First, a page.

When it comes to addressing our national opioid epidemic, there are many opinions, lots of suggestions, high-minded rhetoric, an abundance of media attention, and even a Presidential Commission report replete with thoughtful analysis and recommendations.
And then there’s the on-going debate over the value of the Centers for Disease Control (CDC) Guideline for Prescribing Opioids for Chronic Pain.
It’s always best, when trying to solve a complicated problem, to start at the beginning. Determining when a physician should (per the CDC) “initiate or continue opioids for chronic pain,” is both a logical beginning and a crucial inflection point for what happens afterwards. It’s not about blame. It’s about focusing on the practice of medicine – and the important role prescriber/physicians have in solving the problem.
Admiral Hyman Rickover, the Father of the American Nuclear Navy, said, “Good ideas are not adopted automatically. They must be driven into practice with courageous patience.” Now that we have the CDC Guideline, what are we doing to infuse it into daily medical practice? Posting it on the CDC website is a good start. But it’s not enough. Suggesting it be improved and enhanced (as does the Presidential Commission) is a good idea – but have we already saturated the national opioid ecosystem with the existing guideline? Not even close. What we need to do is create a program to educate prescriber/physicians about the CDC’s 12 recommendations with a measurable goal of 100% recognition.
Is that an impossible dream? Is it really beyond our collective capabilities to (at minimum) certify that all American opioid prescriber/physicians have a basic knowledge of the CDC Guideline? After all, if doctors are to appropriately fulfill their roles as “learned intermediary,” is it too much to ask, before pen reaches prescription pad, that they have been exposed to the CDC’s suggestions for (1) determining when to initiate or continue opioids for chronic pain, (2) selection, dosage, duration, follow-up, and discontinuation, and (3) assessing risk and addressing harms of opioid use?
Having the Guideline isn’t enough. “Knowing about it” doesn’t cut it either. We must take actions that result in its use. We must work together to ensure that prescriber/physicians know what the Guideline suggests. “Best practice” is of no use unless it results in better practice. What percent of American prescriber/physicians can even say they’ve read it? We don’t know. We need to know.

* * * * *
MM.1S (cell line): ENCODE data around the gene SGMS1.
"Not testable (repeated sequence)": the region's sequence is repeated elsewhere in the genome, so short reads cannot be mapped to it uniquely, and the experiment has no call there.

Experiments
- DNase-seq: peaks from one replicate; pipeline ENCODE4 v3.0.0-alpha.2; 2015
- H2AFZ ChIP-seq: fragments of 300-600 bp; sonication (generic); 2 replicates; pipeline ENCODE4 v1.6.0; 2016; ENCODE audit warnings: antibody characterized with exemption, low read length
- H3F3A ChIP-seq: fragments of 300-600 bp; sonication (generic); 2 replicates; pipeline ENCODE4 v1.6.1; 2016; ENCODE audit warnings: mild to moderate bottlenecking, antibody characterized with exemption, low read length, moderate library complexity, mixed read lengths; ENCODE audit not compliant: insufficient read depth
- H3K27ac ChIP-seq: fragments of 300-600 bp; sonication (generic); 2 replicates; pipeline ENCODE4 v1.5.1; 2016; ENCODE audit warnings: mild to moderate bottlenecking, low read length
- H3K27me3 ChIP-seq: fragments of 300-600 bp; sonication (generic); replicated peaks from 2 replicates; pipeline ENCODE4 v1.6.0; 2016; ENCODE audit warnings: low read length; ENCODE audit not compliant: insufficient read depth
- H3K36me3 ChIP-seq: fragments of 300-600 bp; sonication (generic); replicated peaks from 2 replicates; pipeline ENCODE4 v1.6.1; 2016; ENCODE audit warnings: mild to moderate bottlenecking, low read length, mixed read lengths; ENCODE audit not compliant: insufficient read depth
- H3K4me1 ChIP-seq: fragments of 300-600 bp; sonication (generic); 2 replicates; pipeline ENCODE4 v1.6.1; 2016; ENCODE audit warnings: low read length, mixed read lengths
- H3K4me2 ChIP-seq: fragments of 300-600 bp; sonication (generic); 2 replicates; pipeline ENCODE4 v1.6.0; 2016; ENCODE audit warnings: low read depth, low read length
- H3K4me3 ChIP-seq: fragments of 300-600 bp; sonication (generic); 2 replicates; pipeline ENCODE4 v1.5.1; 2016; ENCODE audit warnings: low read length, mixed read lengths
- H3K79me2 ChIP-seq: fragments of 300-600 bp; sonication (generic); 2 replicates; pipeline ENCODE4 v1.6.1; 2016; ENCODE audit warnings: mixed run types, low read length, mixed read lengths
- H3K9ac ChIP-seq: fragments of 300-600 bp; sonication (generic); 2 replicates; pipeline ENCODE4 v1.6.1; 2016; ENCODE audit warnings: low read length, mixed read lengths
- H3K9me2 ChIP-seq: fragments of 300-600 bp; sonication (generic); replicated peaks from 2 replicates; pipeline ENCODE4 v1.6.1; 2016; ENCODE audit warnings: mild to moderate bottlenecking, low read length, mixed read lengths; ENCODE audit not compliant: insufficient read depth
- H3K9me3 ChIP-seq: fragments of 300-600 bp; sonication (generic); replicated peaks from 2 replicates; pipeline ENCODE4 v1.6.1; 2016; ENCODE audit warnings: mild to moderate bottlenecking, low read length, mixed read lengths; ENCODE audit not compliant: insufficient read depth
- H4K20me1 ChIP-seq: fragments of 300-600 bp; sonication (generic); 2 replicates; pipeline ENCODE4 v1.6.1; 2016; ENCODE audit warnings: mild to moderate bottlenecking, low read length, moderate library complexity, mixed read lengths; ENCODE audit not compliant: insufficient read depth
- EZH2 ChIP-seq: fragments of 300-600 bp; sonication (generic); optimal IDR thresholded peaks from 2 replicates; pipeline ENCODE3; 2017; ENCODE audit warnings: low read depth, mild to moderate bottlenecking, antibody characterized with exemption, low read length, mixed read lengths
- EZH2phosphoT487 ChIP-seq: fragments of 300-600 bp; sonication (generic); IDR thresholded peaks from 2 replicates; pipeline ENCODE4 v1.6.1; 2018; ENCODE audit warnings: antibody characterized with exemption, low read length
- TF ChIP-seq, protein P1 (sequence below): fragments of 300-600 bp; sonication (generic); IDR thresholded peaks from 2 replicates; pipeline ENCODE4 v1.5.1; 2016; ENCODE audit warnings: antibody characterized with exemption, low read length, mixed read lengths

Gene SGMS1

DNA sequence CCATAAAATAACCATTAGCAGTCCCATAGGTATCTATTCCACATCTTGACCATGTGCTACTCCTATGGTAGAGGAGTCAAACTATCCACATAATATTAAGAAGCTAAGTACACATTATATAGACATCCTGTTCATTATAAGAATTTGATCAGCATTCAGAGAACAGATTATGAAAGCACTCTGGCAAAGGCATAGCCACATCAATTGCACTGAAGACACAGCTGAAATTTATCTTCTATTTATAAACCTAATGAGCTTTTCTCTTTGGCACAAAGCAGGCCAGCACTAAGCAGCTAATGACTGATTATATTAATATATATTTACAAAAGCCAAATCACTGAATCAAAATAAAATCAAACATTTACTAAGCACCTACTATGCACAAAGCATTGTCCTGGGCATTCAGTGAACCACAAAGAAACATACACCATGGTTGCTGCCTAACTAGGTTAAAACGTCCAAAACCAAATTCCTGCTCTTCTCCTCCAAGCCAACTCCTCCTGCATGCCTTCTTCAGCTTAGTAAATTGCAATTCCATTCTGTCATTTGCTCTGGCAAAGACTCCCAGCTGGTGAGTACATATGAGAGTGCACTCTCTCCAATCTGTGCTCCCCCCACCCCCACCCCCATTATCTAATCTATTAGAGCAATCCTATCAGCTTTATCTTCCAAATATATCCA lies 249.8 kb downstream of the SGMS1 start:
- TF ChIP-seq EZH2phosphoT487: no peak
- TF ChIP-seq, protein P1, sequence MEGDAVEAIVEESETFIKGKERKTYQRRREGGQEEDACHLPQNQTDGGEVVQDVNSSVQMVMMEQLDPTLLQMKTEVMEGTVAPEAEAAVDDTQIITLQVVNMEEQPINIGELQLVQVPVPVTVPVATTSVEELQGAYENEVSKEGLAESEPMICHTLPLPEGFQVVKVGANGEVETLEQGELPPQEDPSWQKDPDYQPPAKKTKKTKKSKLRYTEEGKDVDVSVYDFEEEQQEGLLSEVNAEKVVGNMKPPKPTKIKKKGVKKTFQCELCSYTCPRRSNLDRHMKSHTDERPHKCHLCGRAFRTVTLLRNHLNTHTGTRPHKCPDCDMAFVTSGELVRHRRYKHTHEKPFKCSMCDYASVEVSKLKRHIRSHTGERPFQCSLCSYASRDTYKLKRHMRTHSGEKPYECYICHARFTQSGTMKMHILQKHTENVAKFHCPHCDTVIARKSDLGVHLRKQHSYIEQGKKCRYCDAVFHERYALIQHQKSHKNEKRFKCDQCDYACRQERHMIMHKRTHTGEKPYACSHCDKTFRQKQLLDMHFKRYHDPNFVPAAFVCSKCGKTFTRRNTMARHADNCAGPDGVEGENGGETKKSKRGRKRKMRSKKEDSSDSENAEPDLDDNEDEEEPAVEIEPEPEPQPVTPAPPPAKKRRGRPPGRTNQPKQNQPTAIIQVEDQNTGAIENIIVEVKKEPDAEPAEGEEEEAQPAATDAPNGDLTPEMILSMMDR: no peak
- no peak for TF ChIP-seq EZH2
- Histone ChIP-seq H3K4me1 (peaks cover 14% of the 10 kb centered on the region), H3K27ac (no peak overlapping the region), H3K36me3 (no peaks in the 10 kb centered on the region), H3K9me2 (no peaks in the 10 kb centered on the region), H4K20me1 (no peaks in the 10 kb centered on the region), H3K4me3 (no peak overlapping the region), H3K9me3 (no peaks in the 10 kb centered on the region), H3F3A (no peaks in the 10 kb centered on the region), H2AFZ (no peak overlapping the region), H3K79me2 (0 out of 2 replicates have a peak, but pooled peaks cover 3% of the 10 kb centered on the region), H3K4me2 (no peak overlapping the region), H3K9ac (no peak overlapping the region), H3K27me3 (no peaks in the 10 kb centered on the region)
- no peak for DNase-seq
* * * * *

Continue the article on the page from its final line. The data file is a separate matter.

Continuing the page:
Step One is a program to determine how far the Guideline has permeated the medical community. This can be done via mobile technology and it can be (indeed must be!) done swiftly to provide us with a benchmark. Our goal should be 100% awareness in 12 months. Too fast? Too slow? There are surely good arguments on both sides. But a year is a finite unit with no fudge factor. Ultimately, we can achieve success – if we want to.
Aggressive and timely physician education is also crucial to protect against the unintended consequence of having the Guideline misused as a blunt instrument to create an epidemic of denying appropriate care to patients in need. Proper “assessment” is not a synonym for denial of proper, patient-focused opioid prescribing.
What are the motivations for prescriber/physicians to become certified? There can be both positive and negative incentives. For example, the Drug Enforcement agency’s (DEA) triennial recertification for opioid prescribing could insist on CDC Guideline certification. (Through the existing REMS programs for ER/LA and IR opioids, mandatory physician (re)certification via the DEA is a potential solution). State medical boards could require it for relicensing, medical schools could include it in their core curriculum; the FDA could include a reference to the CDC Guideline on all opioid product labeling (the size of the print doesn’t minimize the importance of the language); pharmaceutical companies could “detail” the Guideline when their sales representatives visit with physicians.
What about payers? Perhaps insurance companies and Prescription Benefit Managers (PBMs) could lighten the prior-authorization load for “GC” (Guideline Certified) prescriber/physicians. What about slightly higher reimbursement rates from CMS and private payers? What about lower malpractice rates for GC prescribers?
Importantly, individual consumers and patient groups can and should shape such an approach. In the Age of Yelp, a potent tool in the “GC” arsenal would be an app-based public database that patients and caregivers could access to see whether or not a physician is Guideline Certified. Health plans could also make it a mandatory designation for “in network” inclusion.
Who creates the certification program? Who creates the “GC app?” Who launches the research project to determine current knowledge of the CDC Guideline? Who monitors progress? Who promotes the challenge? Who sits at the table? Who chairs the effort? How much will it cost? How is the Guideline reviewed and revised? There are a lot of details to work out.
Opioid abuse is an ecosystem problem that requires an ecosystem solution. To infuse the CDC Guideline into practice will take a village – and a stopwatch.
Public health illuminati, start your engines.
Peter J. Pitts is Chief Regulatory Officer at Adherent Health, LLC